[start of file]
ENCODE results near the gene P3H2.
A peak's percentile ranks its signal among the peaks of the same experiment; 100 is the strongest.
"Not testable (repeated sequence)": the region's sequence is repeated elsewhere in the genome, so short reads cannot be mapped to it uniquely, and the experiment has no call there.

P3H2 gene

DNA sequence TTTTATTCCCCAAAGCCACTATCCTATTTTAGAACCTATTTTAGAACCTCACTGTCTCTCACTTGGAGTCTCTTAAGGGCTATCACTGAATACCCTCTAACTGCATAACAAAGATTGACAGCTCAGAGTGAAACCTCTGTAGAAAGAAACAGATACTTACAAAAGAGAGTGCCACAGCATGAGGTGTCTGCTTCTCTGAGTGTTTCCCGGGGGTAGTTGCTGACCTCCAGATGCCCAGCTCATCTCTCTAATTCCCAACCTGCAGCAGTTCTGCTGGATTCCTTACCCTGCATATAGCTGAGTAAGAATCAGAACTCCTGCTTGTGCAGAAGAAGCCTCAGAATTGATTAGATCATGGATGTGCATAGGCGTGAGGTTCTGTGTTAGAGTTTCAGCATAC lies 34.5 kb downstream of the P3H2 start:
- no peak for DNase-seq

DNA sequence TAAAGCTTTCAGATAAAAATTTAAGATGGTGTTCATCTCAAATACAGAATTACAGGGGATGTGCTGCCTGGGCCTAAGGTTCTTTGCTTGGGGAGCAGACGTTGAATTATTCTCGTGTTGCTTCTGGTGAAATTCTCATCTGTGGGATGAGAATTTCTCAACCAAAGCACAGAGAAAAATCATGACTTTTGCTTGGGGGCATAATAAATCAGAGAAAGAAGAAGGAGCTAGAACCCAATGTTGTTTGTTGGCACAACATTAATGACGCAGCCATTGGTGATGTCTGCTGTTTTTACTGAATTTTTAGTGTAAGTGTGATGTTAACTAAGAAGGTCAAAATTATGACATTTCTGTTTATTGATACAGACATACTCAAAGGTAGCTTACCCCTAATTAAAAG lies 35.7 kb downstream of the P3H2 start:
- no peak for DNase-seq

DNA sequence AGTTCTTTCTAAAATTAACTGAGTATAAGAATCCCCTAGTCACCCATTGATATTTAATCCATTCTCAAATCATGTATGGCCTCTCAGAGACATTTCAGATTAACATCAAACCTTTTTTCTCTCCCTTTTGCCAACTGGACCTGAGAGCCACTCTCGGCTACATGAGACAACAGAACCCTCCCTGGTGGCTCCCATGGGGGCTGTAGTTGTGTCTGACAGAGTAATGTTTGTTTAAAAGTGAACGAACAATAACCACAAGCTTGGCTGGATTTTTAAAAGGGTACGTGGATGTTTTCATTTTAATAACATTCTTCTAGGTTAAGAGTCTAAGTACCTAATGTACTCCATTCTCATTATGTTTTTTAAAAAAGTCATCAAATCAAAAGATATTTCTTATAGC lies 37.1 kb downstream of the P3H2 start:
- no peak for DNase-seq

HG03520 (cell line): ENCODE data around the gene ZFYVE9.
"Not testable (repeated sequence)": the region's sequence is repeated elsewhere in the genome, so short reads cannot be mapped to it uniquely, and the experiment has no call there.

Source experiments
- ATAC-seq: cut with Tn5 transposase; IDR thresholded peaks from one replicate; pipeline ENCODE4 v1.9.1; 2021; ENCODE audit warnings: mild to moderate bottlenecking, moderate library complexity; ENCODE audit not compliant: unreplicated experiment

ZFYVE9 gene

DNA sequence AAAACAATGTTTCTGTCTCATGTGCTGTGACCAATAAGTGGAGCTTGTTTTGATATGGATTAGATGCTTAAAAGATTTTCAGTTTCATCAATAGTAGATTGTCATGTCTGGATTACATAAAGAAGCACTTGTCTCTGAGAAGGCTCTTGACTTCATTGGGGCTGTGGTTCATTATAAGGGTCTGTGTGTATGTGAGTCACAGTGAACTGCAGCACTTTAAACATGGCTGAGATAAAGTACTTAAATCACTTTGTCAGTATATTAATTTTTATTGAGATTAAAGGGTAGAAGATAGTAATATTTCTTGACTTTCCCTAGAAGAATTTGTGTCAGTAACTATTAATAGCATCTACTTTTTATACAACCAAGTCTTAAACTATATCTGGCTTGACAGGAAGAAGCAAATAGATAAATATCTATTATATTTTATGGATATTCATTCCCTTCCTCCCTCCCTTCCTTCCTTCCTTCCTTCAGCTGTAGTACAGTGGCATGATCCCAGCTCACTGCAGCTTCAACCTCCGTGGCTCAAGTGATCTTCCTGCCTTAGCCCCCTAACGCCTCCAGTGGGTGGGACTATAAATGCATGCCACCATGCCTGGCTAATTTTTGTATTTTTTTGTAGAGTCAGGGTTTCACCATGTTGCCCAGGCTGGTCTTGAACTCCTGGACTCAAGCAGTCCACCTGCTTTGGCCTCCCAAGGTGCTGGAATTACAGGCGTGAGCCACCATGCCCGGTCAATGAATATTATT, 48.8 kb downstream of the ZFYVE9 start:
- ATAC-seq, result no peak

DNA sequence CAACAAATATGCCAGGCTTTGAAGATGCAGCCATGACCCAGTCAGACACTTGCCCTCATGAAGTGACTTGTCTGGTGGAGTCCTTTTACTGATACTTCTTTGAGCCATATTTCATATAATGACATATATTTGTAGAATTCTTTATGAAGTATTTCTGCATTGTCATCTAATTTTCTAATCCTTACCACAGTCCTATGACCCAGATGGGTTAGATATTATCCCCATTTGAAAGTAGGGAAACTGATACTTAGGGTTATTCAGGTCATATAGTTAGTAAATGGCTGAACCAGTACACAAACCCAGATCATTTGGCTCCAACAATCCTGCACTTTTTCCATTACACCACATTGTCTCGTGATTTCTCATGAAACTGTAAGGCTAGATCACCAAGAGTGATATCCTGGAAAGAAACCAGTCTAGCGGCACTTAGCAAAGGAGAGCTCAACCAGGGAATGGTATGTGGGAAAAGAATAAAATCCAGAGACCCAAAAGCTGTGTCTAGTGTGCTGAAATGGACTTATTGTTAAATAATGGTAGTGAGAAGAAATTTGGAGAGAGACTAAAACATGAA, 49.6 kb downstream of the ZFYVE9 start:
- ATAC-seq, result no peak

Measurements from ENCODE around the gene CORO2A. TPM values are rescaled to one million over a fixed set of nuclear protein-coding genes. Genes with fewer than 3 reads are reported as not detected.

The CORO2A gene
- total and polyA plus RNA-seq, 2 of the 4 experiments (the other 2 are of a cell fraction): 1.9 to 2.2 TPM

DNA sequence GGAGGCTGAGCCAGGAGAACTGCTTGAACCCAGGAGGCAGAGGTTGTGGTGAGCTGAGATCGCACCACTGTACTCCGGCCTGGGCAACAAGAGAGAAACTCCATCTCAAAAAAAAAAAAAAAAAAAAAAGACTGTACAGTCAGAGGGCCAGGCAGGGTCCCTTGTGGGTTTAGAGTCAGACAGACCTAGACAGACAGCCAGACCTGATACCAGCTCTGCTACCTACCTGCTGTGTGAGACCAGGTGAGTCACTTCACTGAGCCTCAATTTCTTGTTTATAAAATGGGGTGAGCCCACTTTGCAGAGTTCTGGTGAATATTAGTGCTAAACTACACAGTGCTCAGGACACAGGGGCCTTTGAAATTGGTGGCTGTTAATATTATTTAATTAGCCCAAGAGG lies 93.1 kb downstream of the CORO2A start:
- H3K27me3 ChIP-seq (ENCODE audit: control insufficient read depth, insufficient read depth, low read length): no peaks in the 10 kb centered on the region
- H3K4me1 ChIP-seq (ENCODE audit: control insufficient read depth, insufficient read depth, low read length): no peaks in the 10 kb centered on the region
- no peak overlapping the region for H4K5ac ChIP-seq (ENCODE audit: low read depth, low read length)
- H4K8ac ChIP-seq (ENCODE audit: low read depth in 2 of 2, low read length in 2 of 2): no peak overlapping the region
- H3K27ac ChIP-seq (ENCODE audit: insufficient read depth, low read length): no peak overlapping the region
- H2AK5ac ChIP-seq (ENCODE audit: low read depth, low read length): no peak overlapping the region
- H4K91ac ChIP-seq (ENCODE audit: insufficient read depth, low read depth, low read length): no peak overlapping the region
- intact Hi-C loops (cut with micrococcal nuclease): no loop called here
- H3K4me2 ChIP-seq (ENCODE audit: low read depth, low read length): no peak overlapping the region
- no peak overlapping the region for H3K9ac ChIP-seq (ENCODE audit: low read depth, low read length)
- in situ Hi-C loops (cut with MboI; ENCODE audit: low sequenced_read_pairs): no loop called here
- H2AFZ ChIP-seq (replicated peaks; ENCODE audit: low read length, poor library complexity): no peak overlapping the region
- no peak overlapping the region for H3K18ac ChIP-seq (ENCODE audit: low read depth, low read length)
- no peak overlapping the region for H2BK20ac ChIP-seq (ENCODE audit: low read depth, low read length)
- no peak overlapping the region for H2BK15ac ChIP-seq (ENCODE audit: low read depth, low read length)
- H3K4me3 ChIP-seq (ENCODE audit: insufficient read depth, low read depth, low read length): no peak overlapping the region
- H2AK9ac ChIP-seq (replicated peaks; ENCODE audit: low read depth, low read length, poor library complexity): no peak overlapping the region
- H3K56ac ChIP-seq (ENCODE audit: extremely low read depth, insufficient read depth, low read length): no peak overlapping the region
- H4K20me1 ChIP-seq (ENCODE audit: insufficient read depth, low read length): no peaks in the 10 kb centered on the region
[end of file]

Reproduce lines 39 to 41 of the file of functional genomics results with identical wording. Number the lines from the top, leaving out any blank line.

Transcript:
- H3K4me3 ChIP-seq (ENCODE audit: insufficient read depth, low read depth, low read length): no peak overlapping the region
- H2AK9ac ChIP-seq (replicated peaks; ENCODE audit: low read depth, low read length, poor library complexity): no peak overlapping the region
- H3K56ac ChIP-seq (ENCODE audit: extremely low read depth, insufficient read depth, low read length): no peak overlapping the region